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When healthcare providers deviate from the accepted standards of care, and patients suffer adverse health effects as a result, it may constitute medical malpractice. Unfortunately, several types of medical mistakes commonly occur, causing injury or illness, worsened health condition, or death for patients. 
If you were injured in a trucking accident in Chicago, Berwyn, Oak Lawn, Cicero, or a nearby community, call the injury attorneys at Lloyd Miller Law for a free consultation.

Call: 773-838-8100

Workplace Injuries From COVID-19 In Illinois

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Employees working with face masks

COVID-19 Work Injuries

The spread of COVID-19 across Illinois has resulted in many work-related infection claims. If you have been diagnosed with COVID-19 which was related to your workplace conditions, you can pursue a potentially compensable claim under the Illinois Occupational Diseases Act.

The employer’s defense to an alleged work-related COVID-19 claim likely will be that there was no greater risk of infection to the worker at the workplace than there is to the general public. But from news reports and health agency investigations, we know that certain workplace occupations and industries (for example, meat packers) do face exposure to a greater risk than the rest of the general public.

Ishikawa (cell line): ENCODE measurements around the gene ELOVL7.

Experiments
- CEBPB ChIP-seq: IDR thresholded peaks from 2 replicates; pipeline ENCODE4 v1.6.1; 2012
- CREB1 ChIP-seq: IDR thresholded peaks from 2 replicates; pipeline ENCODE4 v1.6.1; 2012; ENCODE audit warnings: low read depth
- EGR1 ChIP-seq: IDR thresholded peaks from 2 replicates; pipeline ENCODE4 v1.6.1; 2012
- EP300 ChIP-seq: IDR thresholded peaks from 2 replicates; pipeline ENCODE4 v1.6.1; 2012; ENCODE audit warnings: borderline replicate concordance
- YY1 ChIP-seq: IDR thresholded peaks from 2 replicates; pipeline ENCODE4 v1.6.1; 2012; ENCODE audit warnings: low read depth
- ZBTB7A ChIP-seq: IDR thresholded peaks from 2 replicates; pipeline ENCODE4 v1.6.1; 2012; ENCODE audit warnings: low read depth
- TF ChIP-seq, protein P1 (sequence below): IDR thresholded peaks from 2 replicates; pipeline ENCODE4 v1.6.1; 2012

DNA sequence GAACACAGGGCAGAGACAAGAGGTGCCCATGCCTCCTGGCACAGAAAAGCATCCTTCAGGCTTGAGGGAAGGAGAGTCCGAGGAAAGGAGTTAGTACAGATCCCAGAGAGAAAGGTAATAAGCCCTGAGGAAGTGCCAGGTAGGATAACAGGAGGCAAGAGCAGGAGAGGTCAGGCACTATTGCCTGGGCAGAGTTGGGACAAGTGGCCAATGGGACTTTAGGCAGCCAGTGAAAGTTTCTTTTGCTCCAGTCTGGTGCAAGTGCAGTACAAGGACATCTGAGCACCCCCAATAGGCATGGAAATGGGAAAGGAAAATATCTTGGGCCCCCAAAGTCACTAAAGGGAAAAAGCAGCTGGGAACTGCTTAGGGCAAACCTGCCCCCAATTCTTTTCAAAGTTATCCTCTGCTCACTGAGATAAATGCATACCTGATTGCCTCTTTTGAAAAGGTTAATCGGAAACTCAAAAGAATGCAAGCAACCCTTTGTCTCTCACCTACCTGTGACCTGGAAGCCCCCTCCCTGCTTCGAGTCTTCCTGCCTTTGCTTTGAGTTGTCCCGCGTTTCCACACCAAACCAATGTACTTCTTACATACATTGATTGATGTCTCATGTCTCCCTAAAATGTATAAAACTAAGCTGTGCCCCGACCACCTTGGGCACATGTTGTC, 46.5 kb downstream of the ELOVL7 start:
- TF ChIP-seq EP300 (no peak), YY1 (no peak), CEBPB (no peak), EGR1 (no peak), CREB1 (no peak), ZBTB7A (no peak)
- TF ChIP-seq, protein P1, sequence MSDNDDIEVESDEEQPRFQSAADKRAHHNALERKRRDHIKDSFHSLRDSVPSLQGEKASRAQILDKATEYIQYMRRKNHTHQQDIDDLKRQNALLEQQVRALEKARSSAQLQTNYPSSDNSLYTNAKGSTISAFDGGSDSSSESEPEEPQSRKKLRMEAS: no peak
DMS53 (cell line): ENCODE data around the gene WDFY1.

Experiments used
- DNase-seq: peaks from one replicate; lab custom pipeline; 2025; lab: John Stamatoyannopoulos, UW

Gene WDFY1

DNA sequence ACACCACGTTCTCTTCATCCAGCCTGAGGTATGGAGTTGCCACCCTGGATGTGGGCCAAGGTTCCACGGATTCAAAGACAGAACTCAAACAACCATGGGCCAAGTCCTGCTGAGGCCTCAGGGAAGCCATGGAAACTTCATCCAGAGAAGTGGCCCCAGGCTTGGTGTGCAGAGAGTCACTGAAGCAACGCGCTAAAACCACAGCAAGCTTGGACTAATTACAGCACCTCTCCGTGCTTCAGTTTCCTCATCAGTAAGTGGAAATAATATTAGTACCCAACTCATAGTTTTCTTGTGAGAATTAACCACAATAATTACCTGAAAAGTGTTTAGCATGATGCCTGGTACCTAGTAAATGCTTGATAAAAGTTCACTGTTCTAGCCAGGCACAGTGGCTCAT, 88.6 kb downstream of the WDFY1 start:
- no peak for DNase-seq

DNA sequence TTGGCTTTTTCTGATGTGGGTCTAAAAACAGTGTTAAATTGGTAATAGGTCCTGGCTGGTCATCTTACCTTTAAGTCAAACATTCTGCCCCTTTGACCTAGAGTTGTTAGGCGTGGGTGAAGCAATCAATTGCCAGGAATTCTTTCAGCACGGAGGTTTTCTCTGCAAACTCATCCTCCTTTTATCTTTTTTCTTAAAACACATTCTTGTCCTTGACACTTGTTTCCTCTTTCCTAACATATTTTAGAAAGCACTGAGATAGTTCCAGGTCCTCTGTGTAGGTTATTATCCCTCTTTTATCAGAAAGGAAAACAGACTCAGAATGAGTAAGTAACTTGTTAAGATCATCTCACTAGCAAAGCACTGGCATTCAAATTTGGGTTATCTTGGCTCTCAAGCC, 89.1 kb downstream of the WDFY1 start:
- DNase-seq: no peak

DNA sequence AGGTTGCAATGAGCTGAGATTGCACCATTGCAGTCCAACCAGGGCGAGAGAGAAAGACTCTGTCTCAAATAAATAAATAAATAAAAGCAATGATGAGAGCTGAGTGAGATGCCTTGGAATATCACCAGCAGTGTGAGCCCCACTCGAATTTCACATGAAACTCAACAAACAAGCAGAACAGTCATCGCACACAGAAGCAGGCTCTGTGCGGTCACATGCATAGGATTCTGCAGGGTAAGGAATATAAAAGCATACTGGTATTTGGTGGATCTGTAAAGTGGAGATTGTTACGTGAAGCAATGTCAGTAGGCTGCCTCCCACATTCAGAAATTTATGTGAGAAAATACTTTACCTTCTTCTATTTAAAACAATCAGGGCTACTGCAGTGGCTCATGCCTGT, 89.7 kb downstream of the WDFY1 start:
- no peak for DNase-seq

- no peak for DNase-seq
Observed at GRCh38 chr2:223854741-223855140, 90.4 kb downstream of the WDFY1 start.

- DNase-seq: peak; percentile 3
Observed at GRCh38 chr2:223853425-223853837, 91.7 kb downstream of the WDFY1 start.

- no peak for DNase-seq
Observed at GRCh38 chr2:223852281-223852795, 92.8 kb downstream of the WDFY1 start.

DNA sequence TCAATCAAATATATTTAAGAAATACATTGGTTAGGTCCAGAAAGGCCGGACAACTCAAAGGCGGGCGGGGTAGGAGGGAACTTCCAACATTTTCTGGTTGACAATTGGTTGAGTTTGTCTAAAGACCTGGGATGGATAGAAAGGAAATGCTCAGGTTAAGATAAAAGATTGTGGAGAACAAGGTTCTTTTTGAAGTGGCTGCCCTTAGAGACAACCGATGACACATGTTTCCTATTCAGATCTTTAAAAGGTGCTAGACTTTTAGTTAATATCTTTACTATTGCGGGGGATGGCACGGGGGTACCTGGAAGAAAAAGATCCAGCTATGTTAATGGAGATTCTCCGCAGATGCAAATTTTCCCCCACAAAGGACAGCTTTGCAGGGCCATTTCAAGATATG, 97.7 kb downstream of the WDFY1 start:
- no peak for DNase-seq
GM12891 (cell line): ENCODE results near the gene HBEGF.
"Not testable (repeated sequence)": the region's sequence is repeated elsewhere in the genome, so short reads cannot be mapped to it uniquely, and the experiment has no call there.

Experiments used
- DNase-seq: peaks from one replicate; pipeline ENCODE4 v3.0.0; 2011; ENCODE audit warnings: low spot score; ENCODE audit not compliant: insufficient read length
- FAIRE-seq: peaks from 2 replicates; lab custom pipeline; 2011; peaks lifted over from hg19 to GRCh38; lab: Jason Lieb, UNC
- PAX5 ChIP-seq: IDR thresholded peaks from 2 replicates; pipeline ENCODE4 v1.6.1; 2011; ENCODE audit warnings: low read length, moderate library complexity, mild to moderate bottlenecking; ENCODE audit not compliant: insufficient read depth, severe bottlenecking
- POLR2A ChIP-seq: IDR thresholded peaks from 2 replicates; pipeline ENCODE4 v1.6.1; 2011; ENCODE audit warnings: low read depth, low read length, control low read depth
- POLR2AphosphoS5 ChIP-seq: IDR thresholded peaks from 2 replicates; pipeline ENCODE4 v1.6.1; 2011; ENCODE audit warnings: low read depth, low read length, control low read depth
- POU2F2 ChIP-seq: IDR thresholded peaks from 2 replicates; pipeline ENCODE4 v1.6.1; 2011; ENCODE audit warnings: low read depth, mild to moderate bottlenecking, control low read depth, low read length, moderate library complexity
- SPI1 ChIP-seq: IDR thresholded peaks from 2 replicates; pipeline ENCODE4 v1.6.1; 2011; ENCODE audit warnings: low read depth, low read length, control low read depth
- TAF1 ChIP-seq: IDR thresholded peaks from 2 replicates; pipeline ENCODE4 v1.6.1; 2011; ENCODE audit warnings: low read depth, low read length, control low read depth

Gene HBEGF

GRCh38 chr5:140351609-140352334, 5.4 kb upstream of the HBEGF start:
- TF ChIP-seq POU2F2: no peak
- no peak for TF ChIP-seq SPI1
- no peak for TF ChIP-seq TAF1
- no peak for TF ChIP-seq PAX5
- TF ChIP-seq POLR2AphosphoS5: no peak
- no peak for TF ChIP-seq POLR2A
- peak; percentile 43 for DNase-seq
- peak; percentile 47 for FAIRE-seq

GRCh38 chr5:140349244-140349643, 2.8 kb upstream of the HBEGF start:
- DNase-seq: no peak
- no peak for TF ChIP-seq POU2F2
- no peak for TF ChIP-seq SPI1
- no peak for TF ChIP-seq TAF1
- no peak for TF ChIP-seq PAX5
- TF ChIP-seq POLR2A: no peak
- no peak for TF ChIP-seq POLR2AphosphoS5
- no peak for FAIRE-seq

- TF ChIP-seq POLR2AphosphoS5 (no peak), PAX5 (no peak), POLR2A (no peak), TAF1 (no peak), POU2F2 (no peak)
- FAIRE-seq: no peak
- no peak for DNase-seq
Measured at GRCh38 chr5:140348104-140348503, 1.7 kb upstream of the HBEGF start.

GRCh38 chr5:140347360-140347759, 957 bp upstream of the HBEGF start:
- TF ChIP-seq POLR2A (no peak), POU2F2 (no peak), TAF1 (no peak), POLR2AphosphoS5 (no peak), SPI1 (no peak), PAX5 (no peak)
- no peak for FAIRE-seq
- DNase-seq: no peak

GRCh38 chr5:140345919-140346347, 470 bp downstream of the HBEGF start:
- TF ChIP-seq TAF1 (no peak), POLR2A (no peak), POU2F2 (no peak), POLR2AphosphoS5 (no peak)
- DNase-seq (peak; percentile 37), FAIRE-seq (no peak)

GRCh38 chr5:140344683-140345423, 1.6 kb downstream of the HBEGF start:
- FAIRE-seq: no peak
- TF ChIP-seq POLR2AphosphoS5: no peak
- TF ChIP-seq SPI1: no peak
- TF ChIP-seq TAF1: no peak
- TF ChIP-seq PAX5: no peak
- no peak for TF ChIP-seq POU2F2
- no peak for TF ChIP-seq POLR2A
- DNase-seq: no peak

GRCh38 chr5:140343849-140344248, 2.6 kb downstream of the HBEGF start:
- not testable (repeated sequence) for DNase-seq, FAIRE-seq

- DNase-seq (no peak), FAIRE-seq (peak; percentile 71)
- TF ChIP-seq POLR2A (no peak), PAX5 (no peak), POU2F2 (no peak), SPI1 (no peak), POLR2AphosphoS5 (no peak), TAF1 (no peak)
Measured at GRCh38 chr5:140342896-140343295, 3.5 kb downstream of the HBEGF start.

For the protection of workers, the Illinois Occupational Diseases Act provides:

“A disease shall be deemed to arise out of the employment if there is apparent to the rational mind, upon consideration of all the circumstances, a causal connection between the conditions under which the work is performed and the occupational disease. The disease need not to have been foreseen or expected but after its contraction it must be apparent to have had its origin or aggravation in a risk connected with the employment to have flowed from that source as a rational consequence.” 820 ILCS 310/1(d).

But the Illinois Occupational Disease statute does not require direct proof of causation.  Sperling v. Industrial Commission, 129 Ill.2d.416, 421, (1989). A worker’s medical expert opinion that an accident “could have” or “might have” caused an injury may be sufficient. Also, a chain of events suggesting a causal connection may suffice to prove causation. Consolidation Coal Co. v. Industrial Commission, 265 Ill.App.3d 830, 839 (1994).

Here at Grazian & Volpe, we’ve already begun receiving clients with workplace transmissions of COVID-19. If you believe you were infected with COVID-19 in your workplace, we know what to do and we’re here to help you. Contact us by phone at 773.838.8100 to schedule your free initial consultation with an experienced attorney.

About the Author

Kurt D. Lloyd is a plaintiff’s trial lawyer who focuses on medical malpractice and other catastrophic injury cases. He lives in Chicago and represents injured clients throughout Illinois. He is also the founder of Lloyd Law Group, Ltd.

Chicago accident lawyer Kurt D. Lloyd